We are now in our fourth week of the 2018 Legislative Session. This is a critical week here in the Legislature as we near policy cutoff for bills being heard in committee. We are moving at break neck speed and I am proud of what we have accomplished so far. Here is an update of some of those accomplishments.
House passes construction budget with a record $1 billion to build schools
The new $4 billion-plus capital budget passed by the House and Senate will creates thousands of jobs in every corner of the state—and it includes a record $1 billion to build public schools and $800 million to build colleges and universities
Investments in the 38th District:
- $2,073 million for Cocoon House
- $1 million for the Ebey Waterfront Trail and Shoreline Access in Marysville
- $2,760 million for Hopeworks Center in Everett
- $2 million Everett Pathways to Medical Education at Everett High School
Statewide, here are some details about the education projects in the plan:
- $15.5 million to build Early Learning facilities
- $30 million for rural and distressed K-12 schools
- $800 million for state colleges and universities, with $433 million for community and technical colleges
- $15 million for science, technology, engineering and math (STEM) grants at K-12 schools
Part of the philosophy of the state construction budget is to get maximum value for taxpayers by leveraging as much local and federal funding as possible for each project. The proposed capital budget leverages more than $600 million in additional non-state funding just in the natural resources area alone. The school construction funding also requires a local match by school districts.
In cooperation with new investments in the House operating budget, the construction proposal would put $165 million toward fixing the state’s mental health crisis. That funding includes:
- $76 million for Community Behavioral Health capacity
- $58 million for construction and renovation at state facilities
- $24m for supportive housing for the chronically mentally ill
Finally, the budget puts serious funding toward housing, clean energy, arts and dental care:
- $105 million for Housing
- $65 million for Clean Energy, Solar, and Energy Efficiency
- $49 million for Arts, Building Communities, and Youth Recreation programs
- $14 million for Dental capacity and residency
A solution for our state’s looming long-term care crisis
Every day, an average of 10,000 people across our nation turn 65, a pace that will continue for the next two decades. Yet here in Washington state, long-term care continues to be inaccessible and unaffordable for too many people. That’s why a bipartisan solution called the Long-Term Care Trust Act (House Bill 2533) is gaining momentum. A recent Everett Herald editorial supports this act as a way to provide long-term care for all.
The Long-Term Care Trust Act creates a long-term care insurance benefit to help seniors and their families pay for long-term care services and supports. Funds from a one-half of one percent payroll deduction on all workers would be distributed through a program overseen by a public-private commission. Those vested in the program would receive 365 days’ worth of benefits at $100/day, which could be used consecutively or non-consecutively. Coverage could be used with any certified provider including in-home care aides, adult family homes, assisted living, or skilled-nursing facilities.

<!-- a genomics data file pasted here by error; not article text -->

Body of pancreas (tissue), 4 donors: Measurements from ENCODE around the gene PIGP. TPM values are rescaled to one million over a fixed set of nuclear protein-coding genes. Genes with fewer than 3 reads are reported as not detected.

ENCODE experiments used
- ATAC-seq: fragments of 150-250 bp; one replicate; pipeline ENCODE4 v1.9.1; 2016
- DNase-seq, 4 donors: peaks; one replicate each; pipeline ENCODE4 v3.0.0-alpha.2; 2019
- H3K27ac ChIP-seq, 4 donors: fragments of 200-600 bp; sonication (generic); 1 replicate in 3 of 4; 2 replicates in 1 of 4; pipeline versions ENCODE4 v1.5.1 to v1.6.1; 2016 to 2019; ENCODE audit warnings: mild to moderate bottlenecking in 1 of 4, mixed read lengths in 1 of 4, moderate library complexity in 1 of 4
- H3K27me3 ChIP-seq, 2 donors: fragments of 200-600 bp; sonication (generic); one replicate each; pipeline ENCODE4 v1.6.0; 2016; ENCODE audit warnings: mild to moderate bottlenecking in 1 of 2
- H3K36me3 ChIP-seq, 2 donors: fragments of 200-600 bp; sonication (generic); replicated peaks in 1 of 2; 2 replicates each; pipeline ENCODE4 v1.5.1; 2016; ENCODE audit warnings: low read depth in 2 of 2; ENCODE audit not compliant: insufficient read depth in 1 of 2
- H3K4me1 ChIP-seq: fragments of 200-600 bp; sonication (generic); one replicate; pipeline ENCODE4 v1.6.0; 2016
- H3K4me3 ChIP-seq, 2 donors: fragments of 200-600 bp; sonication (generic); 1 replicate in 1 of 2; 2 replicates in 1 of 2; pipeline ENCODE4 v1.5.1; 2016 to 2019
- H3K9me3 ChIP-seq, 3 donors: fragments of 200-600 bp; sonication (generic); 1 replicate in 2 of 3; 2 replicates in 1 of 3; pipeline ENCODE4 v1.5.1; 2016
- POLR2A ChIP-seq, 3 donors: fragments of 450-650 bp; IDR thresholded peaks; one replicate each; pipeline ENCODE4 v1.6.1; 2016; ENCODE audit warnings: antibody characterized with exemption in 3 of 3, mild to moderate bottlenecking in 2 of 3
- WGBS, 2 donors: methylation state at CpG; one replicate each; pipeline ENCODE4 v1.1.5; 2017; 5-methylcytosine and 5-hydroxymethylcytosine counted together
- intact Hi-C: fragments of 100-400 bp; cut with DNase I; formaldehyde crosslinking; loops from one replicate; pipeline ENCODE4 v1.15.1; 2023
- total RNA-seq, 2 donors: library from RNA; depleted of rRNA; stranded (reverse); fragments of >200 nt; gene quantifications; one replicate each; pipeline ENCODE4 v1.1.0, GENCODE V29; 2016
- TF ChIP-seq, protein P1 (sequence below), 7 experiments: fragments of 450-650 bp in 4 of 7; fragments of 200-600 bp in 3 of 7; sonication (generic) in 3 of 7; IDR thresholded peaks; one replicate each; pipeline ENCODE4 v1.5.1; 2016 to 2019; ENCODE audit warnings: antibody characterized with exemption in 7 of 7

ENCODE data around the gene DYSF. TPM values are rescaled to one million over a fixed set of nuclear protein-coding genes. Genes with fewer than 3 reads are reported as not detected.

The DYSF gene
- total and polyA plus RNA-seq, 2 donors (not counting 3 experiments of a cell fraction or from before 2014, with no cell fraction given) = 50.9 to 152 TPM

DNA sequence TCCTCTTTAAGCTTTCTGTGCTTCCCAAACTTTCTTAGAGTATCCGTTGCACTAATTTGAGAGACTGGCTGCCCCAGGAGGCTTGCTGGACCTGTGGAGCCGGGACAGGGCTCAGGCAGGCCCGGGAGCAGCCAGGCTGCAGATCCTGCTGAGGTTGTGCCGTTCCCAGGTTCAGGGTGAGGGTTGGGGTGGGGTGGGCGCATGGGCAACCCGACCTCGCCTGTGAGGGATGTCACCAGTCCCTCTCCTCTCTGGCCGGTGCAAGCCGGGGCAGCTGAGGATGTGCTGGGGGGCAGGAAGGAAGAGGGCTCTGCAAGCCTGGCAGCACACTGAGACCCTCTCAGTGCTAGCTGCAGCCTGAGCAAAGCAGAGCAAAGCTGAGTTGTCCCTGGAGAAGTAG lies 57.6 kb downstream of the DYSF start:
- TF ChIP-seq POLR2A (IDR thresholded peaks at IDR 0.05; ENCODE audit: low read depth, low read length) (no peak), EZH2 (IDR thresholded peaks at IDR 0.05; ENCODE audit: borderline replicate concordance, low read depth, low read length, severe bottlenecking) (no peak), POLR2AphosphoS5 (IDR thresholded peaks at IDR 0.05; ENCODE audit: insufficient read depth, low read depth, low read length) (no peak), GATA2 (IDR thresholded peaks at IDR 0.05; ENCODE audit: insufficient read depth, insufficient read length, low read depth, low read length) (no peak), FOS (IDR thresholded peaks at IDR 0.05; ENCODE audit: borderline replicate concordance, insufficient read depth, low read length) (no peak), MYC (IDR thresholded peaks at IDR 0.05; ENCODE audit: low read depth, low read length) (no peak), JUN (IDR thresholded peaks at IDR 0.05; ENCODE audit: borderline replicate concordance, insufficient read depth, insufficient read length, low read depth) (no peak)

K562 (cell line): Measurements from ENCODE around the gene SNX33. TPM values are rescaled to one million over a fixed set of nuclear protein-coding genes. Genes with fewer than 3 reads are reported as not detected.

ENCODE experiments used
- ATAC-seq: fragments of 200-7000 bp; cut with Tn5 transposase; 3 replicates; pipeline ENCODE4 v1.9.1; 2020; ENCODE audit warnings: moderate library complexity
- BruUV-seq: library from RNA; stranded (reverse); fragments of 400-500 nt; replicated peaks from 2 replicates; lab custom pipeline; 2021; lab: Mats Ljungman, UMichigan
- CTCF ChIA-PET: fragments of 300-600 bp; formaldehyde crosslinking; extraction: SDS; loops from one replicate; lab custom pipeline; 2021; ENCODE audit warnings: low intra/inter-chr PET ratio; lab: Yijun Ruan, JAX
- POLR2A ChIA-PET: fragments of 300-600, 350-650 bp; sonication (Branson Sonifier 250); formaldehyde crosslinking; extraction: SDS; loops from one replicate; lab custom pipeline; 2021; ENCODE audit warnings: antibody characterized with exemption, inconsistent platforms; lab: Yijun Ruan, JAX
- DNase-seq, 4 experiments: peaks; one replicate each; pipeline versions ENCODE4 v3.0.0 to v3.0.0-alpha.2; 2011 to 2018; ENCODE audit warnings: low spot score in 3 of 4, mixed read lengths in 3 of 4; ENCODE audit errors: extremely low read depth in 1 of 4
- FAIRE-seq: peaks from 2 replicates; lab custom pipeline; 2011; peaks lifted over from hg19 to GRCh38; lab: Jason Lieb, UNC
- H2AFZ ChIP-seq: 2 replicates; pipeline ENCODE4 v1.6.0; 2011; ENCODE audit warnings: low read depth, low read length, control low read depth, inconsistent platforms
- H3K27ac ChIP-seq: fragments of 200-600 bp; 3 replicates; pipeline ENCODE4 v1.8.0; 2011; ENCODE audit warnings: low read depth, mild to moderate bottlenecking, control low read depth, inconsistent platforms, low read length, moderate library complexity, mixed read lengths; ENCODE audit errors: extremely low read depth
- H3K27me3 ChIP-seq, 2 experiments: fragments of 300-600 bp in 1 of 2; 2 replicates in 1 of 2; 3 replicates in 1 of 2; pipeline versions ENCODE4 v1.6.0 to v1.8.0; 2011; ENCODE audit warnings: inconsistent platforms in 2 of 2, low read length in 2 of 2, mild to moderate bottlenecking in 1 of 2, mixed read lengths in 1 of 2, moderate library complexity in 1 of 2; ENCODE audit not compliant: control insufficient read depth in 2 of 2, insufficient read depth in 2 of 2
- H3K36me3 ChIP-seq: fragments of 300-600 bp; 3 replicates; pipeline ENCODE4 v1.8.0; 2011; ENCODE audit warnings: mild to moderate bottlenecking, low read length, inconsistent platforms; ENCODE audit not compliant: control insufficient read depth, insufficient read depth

What would that look like? Let’s say Jane retires at 65 with little savings, but a retirement plan from work. Everything’s going well, until dementia starts to set in and her kids realize she needs someone to help her with some daily activities. Because Jane paid into the trust and became vested while she was working, she’s guaranteed some money to help pay for this care. This takes some of the burden off her kids, keeps her in her home and helps protect her from having to use up her entire retirement savings.
The Long-Term Care Trust Act had passed out of the House Committee on Health Care & Wellness this week.
What I am hearing from you
Many of you have contacted me by email regarding House Bill 1831, which revises exemptions for personal resources used in determining eligibility for public assistance
This bill prevents financial emergencies from turning into long term poverty. Resources, like a car or modest savings, are critical to regaining financial independence. In this bill, the resources exempted when determining eligibility for public assistance are revised to include: one motor vehicle, other than a motor home, with an equity value of up to $10,000; and all other resources up to $6,000 or other limit set by the DSHS consistent with federal requirements.
HB 1831 was introduced in the 2017 Legislative Session, but did not make it out of the Senate Ways and Means Committee in time. The bill was re-introduced this year and is making good progress. It is now on the House Floor calendar awaiting a vote.
Thank you for taking the time to read about what is happening here in Olympia. I value and welcome your comments as we navigate through this challenging 60 day session. Please feel free to contact my office directly at 360-786-7864 or by email at June.Robinson@leg.wa.gov.